err_sav = errno;
    fprintf(stderr, "pthread_attr_init() failed (errno = %d)\n", errno);
    errno = err_sav;
    return -1;
  }

  errno = pthread_attr_setscope(&attr, PTHREAD_SCOPE_SYSTEM);
  if (0 != errno)
  {
    err_sav = errno;
    fprintf(stderr, "pthread_attr_setscope() failed (errno = %d)\n", errno);
    errno = err_sav;
    rc = -1;
    goto err;
  }

  errno = pthread_attr_setdetachstate(&attr, PTHREAD_CREATE_DETACHED);
  if (0 != errno)
  {
    err_sav = errno;
    fprintf(stderr, "pthread_attr_setdetachstate() failed (errno = %d)\n", errno);
    errno = err_sav;
    rc = -1;
    goto err;
  }

  // Set the stack size
  errno = pthread_attr_setstacksize(&attr, stack_sz);
  if (0 != errno)
  {
    err_sav = errno;
    fprintf(stderr, "Error %d on pthread_attr_setstacksize()\n", errno);
    errno = err_sav;
    rc = -1;
    goto err;
  }

  // Thread creation
  errno = pthread_create(pThreadId,
                         &attr,
                         entry,
                         thd_par);
  if (0 != errno)
  {
    err_sav = errno;
    fprintf(stderr, "pthread_create() failed (errno = %m - %d)\n", errno);
    errno = err_sav;
    rc = -1;
    goto err;
  }

  goto ok;

err:

ok:

  // The following calls will alter errno
  err_sav = errno;

  errno = pthread_attr_destroy(&attr);
  if (0 != errno)
  {
    fprintf(stderr, "pthread_attr_destroy() failed (errno = %d)\n", errno);
    rc = -1;
  }

  errno = err_sav;

  return rc;
} // create_thd

Problem of symbol version

We noticed that moving the call to pthread_create() from the main program to a shared library introduced a symbol versioning problem.

When the call to pthread_create() is located into the main program, the symbol's linking information is:

> nm program | grep pthread
         U pthread_cond_destroy@@GLIBC_2.3.2
         U pthread_cond_init@@GLIBC_2.3.2
         U pthread_cond_signal@@GLIBC_2.3.2
         U pthread_cond_wait@@GLIBC_2.3.2
         U pthread_create@@GLIBC_2.1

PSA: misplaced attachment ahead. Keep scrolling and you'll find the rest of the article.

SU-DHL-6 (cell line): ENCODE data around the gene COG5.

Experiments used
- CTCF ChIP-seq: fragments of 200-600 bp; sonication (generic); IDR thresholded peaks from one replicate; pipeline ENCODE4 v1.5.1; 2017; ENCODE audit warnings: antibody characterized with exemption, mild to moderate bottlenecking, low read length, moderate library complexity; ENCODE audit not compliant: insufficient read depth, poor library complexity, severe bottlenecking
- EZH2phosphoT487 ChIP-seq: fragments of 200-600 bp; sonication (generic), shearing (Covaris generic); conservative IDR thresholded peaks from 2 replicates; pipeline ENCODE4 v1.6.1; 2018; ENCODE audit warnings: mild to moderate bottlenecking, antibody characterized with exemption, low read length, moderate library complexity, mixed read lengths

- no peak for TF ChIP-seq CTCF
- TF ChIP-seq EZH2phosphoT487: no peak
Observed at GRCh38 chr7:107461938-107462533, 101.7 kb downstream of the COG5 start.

U pthread_mutex_destroy@@GLIBC_2.0
         U pthread_mutex_init@@GLIBC_2.0
         U pthread_mutex_lock@@GLIBC_2.0
         U pthread_mutex_trylock@@GLIBC_2.0
         U pthread_mutex_unlock@@GLIBC_2.0
         U pthread_self@@GLIBC_2.0

When the call to pthread_create() is located into a shared library, the symbol's linking information is:

> nm library.so | grep pthread
         U __pthread_register_cancel
         U __pthread_unregister_cancel
         w __pthread_unwind_next
         U pthread_attr_destroy@@GLIBC_2.0
         U pthread_attr_getstacksize
         U pthread_attr_init@@GLIBC_2.1
         U pthread_attr_setdetachstate@@GLIBC_2.0
         U pthread_attr_setinheritsched@@GLIBC_2.0
         U pthread_attr_setscope@@GLIBC_2.0
         U pthread_attr_setstacksize
         U pthread_create
         U pthread_mutex_lock@@GLIBC_2.0
         U pthread_mutex_unlock@@GLIBC_2.0
         U pthread_self@@GLIBC_2.0

In the first case, pthread_create() is associated to the function __pthread_create_2_1() in the GLIBC library which is the latest one whereas in the second case pthread_create() is associated to the function __pthread_create_2_0() which first resets the stack size specified in the thread attributes before calling __pthread_create_2_1(). As a consequence, the "stack size" attribute is not taken into account and so, this is always the default stack size (8 MB) which is used! Here is the code snippet from the C library source .../nptl/pthread_create.c:

int
__pthread_create_2_0 (newthread, attr, start_routine, arg)
     pthread_t *newthread;
     const pthread_attr_t *attr;
     void *(*start_routine) (void *);
     void *arg;
{
  /* The ATTR attribute is not really of type `pthread_attr_t *'.  It has
     the old size and access to the new members might crash the program.
     We convert the struct now.  */
  struct pthread_attr new_attr;

  if (attr != NULL)
    {
      struct pthread_attr *iattr = (struct pthread_attr *) attr;
      size_t ps = __getpagesize ();

      /* Copy values from the user-provided attributes.  */
      new_attr.schedparam = iattr->schedparam;
      new_attr.schedpolicy = iattr->schedpolicy;
      new_attr.flags = iattr->flags;

      /* Fill in default values for the fields not present in the old
     implementation.  */
      new_attr.guardsize = ps;
      new_attr.stackaddr = NULL;
      new_attr.stacksize = 0;
      new_attr.cpuset = NULL;

      /* We will pass this value on to the real implementation.  */
      attr = (pthread_attr_t *) &new_attr;
    }

  return __pthread_create_2_1 (newthread, attr, start_routine, arg);
}


To solve this problem, we force the use of the symbol pthread_create() in version GLIBC_2.1 thanks to the service dlvsym():

typedef int (*lxb_pcreate_t)(pthread_t *thread, const pthread_attr_t *attr, void *(*start_routine)(void*), void *arg);

static lxb_pcreate_t lxb_pthread_create;
[...]
void                *pSym;


  // Get the version GLIBC_2.1 of pthread_create() symbol
  pSym = dlvsym(RTLD_DEFAULT, "pthread_create", "GLIBC_2.1");
  if (NULL == pSym)
  {
    lxb_pthread_create = pthread_create;
  }
  else
  {
    lxb_pthread_create = (lxb_pcreate_t)pSym;
    if (pSym != (void *)pthread_create)
    {
      LXB_PRINTF("Unexpected version of pthread_create() symbol ==> Forced to GLIBC_2.1\n");
    }
  }

Conclusion

The analysis of the failure of thread creation pointed out two problems:
We solve those problems by:

About the author

The author is an engineer in computer sciences located in France. He can be contacted here or you can have a look at his WEB home page.